Mean Creek is anything but a happy movie. Pranking gone wrong has been a common theme amongst many horror movies, particularly slasher films of the early 1980s, and even I Know What You Did Last Summer depicted what happens when those who commit an awful crime pay for it later on. Those routes, however, would be a little too generic for Mean Creek to go down if it were made into a horror feature.
First of all, we’d have to skip straight to the kids taking George (Josh Peck) on their little excursion of payback. While that may cut out the important character development for some, certain aspects could be revealed through dialogue. As soon as the first act ends with George being killed, what’s left of the film could be used to examine the deteriorating trust between those involved until one or a couple of them snap and start killing the rest. Mean Creek is already a rough, often uncomfortable movie to watch, and these transformations might exacerbate that quality to a delirious degree.
Snow White and the Seven Dwarfs is one of those animated films you grow up with, in spite of its being petrifyingly scary for almost any small child. There’s not much else one could expect from an adaptation of a Grimm brothers fairy tale. Disney may be working on a live-action spin-off feature about Snow White’s sister Red Rose and her quest to save Snow White from her death-like slumber, but it will no doubt be more geared towards all-ages entertainment.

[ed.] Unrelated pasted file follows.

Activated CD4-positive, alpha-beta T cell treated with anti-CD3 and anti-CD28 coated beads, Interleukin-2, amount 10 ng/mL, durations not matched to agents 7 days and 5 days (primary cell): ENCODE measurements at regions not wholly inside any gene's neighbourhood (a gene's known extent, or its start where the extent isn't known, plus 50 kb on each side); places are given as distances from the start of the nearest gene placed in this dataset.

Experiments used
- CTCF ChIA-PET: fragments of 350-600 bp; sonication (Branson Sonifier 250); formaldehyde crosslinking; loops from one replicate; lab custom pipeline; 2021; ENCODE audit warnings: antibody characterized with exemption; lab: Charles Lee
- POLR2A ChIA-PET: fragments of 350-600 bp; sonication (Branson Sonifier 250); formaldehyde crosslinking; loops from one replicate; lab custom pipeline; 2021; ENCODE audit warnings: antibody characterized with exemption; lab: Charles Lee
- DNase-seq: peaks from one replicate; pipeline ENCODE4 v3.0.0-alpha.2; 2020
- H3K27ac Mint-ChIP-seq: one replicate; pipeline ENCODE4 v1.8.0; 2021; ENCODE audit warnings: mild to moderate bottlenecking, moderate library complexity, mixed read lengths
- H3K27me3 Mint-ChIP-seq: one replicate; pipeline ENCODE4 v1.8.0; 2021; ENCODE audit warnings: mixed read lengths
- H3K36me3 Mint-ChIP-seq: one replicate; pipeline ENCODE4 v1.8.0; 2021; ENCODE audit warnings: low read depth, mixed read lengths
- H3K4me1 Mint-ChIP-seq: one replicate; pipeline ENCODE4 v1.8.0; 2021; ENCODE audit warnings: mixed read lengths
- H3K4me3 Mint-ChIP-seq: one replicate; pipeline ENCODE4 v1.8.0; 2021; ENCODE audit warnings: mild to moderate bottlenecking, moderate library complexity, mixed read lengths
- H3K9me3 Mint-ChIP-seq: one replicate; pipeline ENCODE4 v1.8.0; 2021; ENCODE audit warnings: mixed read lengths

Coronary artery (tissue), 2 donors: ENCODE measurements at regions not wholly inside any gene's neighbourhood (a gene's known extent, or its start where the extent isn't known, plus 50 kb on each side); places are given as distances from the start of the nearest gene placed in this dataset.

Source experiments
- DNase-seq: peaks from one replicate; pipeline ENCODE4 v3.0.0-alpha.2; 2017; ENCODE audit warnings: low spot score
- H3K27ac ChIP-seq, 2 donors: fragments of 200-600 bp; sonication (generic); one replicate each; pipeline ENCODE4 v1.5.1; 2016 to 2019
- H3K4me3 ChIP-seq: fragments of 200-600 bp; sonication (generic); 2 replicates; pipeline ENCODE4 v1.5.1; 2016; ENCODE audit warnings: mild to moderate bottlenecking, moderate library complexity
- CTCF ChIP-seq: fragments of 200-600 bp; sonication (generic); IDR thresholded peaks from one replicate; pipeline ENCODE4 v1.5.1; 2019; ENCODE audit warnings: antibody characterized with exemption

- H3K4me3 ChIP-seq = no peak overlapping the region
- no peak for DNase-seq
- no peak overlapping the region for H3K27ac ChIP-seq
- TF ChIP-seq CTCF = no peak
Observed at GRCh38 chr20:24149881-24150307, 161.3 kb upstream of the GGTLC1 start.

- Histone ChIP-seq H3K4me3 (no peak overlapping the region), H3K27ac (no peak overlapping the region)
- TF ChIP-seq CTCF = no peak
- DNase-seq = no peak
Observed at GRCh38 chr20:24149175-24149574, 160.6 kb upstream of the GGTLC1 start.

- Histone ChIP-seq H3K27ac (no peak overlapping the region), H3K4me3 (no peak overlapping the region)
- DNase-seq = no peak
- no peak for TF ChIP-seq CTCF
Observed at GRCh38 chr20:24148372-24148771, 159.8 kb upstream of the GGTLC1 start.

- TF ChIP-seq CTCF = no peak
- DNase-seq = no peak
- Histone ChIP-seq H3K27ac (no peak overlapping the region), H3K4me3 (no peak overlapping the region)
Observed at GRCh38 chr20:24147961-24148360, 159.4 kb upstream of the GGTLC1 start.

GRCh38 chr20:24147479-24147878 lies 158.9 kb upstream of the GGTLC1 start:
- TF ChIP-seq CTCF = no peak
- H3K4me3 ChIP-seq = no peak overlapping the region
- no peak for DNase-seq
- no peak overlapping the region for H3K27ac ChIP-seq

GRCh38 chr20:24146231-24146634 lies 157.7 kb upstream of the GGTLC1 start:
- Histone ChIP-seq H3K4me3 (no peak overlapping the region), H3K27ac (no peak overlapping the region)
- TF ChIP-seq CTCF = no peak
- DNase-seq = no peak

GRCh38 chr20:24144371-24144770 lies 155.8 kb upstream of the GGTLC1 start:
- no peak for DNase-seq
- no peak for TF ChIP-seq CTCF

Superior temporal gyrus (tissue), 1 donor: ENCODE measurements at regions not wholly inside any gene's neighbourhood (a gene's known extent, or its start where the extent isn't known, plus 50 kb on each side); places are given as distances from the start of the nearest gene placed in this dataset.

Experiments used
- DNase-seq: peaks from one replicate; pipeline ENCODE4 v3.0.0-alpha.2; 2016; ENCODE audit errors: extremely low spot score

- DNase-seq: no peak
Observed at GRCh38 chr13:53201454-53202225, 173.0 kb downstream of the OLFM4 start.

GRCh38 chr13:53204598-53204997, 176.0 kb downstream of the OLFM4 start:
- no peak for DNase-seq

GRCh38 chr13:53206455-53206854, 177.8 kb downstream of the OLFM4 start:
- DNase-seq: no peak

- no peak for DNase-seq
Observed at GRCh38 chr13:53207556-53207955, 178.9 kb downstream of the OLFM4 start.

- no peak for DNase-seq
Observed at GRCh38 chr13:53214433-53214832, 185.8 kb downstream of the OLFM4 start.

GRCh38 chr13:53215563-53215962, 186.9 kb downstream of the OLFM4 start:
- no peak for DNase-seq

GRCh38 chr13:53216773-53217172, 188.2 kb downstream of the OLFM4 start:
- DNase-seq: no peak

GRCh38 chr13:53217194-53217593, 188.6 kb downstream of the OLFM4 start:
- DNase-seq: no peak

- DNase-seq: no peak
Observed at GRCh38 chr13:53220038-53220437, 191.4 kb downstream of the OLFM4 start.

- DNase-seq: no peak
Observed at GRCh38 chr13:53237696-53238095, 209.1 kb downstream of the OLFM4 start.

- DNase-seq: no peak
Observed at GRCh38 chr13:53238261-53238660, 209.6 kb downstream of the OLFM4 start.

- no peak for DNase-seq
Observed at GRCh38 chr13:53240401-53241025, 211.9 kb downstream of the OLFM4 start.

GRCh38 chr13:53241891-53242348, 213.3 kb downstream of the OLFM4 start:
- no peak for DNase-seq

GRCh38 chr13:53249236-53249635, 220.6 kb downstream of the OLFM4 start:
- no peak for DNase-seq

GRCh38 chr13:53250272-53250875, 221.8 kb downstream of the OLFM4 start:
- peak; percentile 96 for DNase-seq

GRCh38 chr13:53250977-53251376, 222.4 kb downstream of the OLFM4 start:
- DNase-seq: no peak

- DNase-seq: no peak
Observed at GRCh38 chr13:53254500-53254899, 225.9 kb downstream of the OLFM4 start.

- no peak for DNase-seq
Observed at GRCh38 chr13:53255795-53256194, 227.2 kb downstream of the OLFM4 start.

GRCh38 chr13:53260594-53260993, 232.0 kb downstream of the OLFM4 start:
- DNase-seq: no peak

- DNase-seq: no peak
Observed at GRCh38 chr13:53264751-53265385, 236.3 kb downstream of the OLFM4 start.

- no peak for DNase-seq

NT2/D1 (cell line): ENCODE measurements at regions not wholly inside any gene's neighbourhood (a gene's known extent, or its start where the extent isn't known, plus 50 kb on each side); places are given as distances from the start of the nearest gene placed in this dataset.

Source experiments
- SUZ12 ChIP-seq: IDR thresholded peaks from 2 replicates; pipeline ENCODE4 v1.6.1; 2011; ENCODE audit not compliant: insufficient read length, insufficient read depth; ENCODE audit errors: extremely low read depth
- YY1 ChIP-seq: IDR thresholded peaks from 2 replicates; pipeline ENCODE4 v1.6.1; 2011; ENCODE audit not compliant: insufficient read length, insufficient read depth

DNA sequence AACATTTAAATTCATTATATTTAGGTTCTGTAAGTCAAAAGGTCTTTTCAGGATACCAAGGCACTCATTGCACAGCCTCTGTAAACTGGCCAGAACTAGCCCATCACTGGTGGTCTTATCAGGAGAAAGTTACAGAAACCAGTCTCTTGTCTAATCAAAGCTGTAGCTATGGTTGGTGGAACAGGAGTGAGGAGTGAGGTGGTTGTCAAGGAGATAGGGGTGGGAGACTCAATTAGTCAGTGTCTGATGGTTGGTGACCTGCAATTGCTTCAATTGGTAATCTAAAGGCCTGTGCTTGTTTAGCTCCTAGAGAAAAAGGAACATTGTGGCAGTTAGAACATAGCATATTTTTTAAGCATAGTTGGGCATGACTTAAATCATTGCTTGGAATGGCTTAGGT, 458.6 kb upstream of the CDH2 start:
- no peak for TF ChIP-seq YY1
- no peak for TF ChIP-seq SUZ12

The original Snow White had more than a few moments that scare the dickens out of any child, and could do well to have those scenes intensified in a live-action remake. First, Snow White’s encounter with the Huntsman could be built with a creepy atmosphere, and it would all lead to an effective scare when she sees all of the eyes in the forest staring at her. Additionally, imagine what could be accomplished with practical effects during the Evil Queen’s transformation sequence.
This inclusion may be controversial given the film already delves into the psychological fallout concerning the revelations of its central protagonist. The film, however, is only a psychological drama, at best, and doesn’t quite fall under the strictest definitions of horror. But thankfully, the film is close enough to the genre that not many alterations would need to be made to the existing script.
In fact, the only change necessary would be to how it treats the idea of clones. The film touches lightly on hallucinations, and considering its psychological roots, it could have further utilized them to an effective degree. As the lifespan of the current Sam Bell (Sam Rockwell) comes to its end, his deteriorating physical state could cause hallucinations that become more severe as he nears his eventual demise. During that time, the younger Sam Bell could be obedient to the wills of Lunar Enterprises and do anything possible to keep him from abandoning his post.